The chromosomal passenger complex (CPC) is a key regulator of mitosis in many organisms, including yeast and mammals. Its components co-localise at the equator of the mitotic spindle and function interdependently to control multiple mitotic events such as assembly and stability of bipolar spindles,and faithful chromosome segregation into daughter cells. Here, we report the first detailed characterisation of a CPC mutation in Drosophila,using a loss-of-function allele of borealin (borr). Like its mammalian counterpart, Borr colocalises with the CPC components Aurora B kinase and Incenp in mitotic Drosophila cells, and is required for their localisation to the mitotic spindle. borr mutant cells show multiple mitotic defects that are consistent with loss of CPC function. These include a drastic reduction of histone H3 phosphorylation at serine 10 (a target of Aurora B kinase), a pronounced attenuation at prometaphase and multipolar spindles. Our evidence suggests that borr mutant cells undergo multiple consecutive abnormal mitoses, producing large cells with giant nuclei and high ploidy that eventually apoptose. The delayed apoptosis of borr mutant cells in the developing wing disc appears to cause non-autonomous repair responses in the neighbouring wild-type epithelium that involve Wingless signalling, which ultimately perturb the tissue architecture of adult flies. Unexpectedly, during late larval development, cells survive loss of borr and develop giant bristles that may reflect their high degree of ploidy.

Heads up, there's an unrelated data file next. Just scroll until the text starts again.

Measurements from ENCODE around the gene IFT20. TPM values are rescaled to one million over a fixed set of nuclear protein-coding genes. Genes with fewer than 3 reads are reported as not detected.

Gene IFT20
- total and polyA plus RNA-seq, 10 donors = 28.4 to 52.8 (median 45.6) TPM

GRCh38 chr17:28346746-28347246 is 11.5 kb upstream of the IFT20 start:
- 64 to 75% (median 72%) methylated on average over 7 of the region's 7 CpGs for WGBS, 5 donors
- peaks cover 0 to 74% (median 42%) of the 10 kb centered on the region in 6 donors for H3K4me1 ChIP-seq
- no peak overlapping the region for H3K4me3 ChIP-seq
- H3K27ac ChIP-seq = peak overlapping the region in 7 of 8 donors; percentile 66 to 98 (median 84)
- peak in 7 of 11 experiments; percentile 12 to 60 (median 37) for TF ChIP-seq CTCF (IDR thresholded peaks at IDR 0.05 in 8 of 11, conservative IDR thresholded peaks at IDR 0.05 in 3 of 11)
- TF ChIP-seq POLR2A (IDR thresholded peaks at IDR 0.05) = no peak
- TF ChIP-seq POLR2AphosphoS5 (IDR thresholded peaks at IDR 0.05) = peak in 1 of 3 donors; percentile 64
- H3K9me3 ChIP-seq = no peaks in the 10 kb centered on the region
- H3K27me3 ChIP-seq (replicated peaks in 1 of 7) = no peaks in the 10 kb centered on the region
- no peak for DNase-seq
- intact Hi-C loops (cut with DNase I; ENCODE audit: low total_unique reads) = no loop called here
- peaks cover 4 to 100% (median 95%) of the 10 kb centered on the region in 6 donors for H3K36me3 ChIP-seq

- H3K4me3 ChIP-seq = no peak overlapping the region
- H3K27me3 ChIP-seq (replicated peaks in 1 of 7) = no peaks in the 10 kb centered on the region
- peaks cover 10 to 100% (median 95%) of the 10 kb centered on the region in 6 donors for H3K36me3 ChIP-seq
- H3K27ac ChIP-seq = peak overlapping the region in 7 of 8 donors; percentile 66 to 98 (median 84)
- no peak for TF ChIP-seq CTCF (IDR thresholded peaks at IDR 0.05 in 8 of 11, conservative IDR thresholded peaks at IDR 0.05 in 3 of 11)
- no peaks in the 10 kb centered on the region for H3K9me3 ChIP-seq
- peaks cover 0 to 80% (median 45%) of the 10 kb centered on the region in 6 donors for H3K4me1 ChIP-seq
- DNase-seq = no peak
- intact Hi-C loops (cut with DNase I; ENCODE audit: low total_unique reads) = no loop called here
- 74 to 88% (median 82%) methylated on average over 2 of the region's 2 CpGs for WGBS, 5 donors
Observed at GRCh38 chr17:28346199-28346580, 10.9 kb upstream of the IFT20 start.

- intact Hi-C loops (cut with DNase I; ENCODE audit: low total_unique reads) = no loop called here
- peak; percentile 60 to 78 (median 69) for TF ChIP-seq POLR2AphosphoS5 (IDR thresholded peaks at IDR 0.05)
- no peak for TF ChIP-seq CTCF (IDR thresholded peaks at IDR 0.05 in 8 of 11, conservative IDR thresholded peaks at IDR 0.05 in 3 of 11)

The chromosomal passenger complex (CPC) is conserved from yeast to humans,and consists of at least three components that regulate multiple mitotic events. Its name stems from the observation that CPC proteins colocalise on condensing chromosomes during prophase, and are carried along to centromeres and to the equator of the mitotic spindle during metaphase(Earnshaw and Bernat, 1991). After metaphase, the CPC components re-localise to the midzone and midbody of the spindle, where they remain until the completion of cytokinesis(Andrews et al., 2003; Carmena and Earnshaw, 2003). The CPC components include Aurora B kinase, inner centromere protein (Incenp)and Survivin, an inhibitor of apoptosis-like protein(Bolton et al., 2002), as well as the recently discovered Borealin/Dasra protein(Gassmann et al., 2004; Sampath et al., 2004).